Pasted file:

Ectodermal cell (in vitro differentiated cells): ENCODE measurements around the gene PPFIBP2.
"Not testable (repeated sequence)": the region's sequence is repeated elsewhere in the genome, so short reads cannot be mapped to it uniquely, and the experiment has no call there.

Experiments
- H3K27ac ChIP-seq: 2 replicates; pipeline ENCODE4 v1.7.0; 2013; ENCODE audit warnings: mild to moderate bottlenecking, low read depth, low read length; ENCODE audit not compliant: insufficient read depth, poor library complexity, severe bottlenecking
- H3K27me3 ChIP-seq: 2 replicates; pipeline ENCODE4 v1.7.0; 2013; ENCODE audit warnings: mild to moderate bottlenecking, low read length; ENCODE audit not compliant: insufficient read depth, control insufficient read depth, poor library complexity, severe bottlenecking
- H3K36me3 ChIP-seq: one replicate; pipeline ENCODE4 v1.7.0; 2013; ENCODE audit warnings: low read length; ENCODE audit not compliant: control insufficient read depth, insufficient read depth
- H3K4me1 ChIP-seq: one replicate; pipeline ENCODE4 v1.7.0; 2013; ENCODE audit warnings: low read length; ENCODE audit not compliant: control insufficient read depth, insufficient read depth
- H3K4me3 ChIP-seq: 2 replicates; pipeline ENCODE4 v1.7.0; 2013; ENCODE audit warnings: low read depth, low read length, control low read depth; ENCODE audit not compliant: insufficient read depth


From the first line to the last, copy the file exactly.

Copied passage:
Ectodermal cell (in vitro differentiated cells): ENCODE measurements around the gene PPFIBP2.
"Not testable (repeated sequence)": the region's sequence is repeated elsewhere in the genome, so short reads cannot be mapped to it uniquely, and the experiment has no call there.

Experiments
- H3K27ac ChIP-seq: 2 replicates; pipeline ENCODE4 v1.7.0; 2013; ENCODE audit warnings: mild to moderate bottlenecking, low read depth, low read length; ENCODE audit not compliant: insufficient read depth, poor library complexity, severe bottlenecking
- H3K27me3 ChIP-seq: 2 replicates; pipeline ENCODE4 v1.7.0; 2013; ENCODE audit warnings: mild to moderate bottlenecking, low read length; ENCODE audit not compliant: insufficient read depth, control insufficient read depth, poor library complexity, severe bottlenecking
- H3K36me3 ChIP-seq: one replicate; pipeline ENCODE4 v1.7.0; 2013; ENCODE audit warnings: low read length; ENCODE audit not compliant: control insufficient read depth, insufficient read depth
- H3K4me1 ChIP-seq: one replicate; pipeline ENCODE4 v1.7.0; 2013; ENCODE audit warnings: low read length; ENCODE audit not compliant: control insufficient read depth, insufficient read depth
- H3K4me3 ChIP-seq: 2 replicates; pipeline ENCODE4 v1.7.0; 2013; ENCODE audit warnings: low read depth, low read length, control low read depth; ENCODE audit not compliant: insufficient read depth